Her office hours are generous. She goes out of her way to attend student events. Twice a week, Anik is playing either basketball or soccer with students. She also competes with them in the annual Darden Cup competition. Anik is known to be a fierce competitor, in part because she swam competitively in Turkey for many years from the age of six as a way to channel her intensity into positive energy.

“Imagine you show up and here we are trying to achieve a goal together. We are literally trying to score. Shoulder to shoulder, we are sweating together, we are moving together. That classroom experience gets translated to achieving something else altogether. Call it collaborating.”

Asked if her involvement in sports with students changes the power dynamic, she concedes that this was a concern in her first year. “I thought that if I showed up at these events, that they would know too much about me and that all the mystique and mystery would be gone in the classroom and it would go flat. But the more I showed up to play with them, I learned that we could learn more naturally together. Our bodies open up and move in relation to our minds. Our bodies will remember that and our minds will be at a different stage in the classroom. We will be more willing to accept risk.”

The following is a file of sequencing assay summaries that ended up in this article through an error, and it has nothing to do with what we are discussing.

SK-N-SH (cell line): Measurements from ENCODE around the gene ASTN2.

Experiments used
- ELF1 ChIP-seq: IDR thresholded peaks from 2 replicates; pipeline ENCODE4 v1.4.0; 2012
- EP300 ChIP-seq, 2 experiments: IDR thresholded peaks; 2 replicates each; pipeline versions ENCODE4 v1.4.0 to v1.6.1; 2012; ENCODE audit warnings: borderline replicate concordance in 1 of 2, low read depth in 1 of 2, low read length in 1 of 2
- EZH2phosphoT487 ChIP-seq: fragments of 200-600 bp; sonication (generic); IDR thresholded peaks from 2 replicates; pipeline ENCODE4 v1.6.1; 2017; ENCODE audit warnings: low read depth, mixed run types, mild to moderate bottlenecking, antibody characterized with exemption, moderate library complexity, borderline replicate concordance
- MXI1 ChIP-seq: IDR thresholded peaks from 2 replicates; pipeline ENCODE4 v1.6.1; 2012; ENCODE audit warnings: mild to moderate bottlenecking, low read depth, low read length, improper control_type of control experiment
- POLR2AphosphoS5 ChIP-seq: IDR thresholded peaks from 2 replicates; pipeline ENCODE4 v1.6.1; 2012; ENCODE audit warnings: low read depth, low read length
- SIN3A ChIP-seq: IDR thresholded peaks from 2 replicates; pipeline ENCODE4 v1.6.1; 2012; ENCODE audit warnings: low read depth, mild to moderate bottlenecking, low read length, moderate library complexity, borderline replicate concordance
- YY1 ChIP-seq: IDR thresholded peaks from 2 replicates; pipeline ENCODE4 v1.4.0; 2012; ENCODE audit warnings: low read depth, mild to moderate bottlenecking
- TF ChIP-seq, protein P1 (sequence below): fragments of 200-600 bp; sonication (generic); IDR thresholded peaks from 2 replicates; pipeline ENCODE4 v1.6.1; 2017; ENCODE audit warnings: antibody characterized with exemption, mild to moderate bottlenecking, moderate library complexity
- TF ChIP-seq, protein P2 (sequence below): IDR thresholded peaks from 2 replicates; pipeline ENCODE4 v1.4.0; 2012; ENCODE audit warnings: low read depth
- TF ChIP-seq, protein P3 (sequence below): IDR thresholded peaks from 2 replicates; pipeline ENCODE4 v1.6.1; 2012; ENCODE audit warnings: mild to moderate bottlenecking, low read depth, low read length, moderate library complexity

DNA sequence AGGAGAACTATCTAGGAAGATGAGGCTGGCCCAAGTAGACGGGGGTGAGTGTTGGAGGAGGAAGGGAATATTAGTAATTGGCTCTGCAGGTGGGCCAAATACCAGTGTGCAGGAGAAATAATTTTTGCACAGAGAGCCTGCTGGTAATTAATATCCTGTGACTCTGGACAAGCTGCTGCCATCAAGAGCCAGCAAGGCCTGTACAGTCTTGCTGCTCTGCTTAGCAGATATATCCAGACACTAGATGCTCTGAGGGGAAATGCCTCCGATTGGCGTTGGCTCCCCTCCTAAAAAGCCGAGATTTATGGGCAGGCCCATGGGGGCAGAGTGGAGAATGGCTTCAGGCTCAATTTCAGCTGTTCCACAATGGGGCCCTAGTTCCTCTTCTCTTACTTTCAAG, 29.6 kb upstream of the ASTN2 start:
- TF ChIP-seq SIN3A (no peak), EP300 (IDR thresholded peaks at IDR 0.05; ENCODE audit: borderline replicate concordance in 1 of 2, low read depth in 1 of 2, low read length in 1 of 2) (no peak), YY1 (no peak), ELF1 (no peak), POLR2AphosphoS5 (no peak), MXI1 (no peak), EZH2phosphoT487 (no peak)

At the end of the day, Anik hopes that in both her core marketing course and her second-year elective, Deviant Marketing, she is providing students with insights into how humans tick. “My job is not to teach them the right answer but how to think,” she says. “I am teaching them how to think, how to ask the right questions so we can move closer to finding the right answers. I ask a lot of why questions and ask them to go deeper. There is a lot of uncertainty in what we teach. I hope we are preparing them to adapt to those changing environments. It is my job to convince them to follow the path of uncertainty and to know that uncertainly leads to growth.”


About The Author

John A. Byrne is the founder and editor-in-chief of C-Change Media, publishers of Poets&Quants and four other higher education websites. He has authored or co-authored more than ten books, including two New York Times bestsellers. John is the former executive editor of Businessweek, editor-in-chief of Businessweek. com, editor-in-chief of Fast Company, and the creator of the first regularly published rankings of business schools. As the co-founder of CentreCourt MBA Festivals, he hopes to meet you at the next MBA event in-person or online.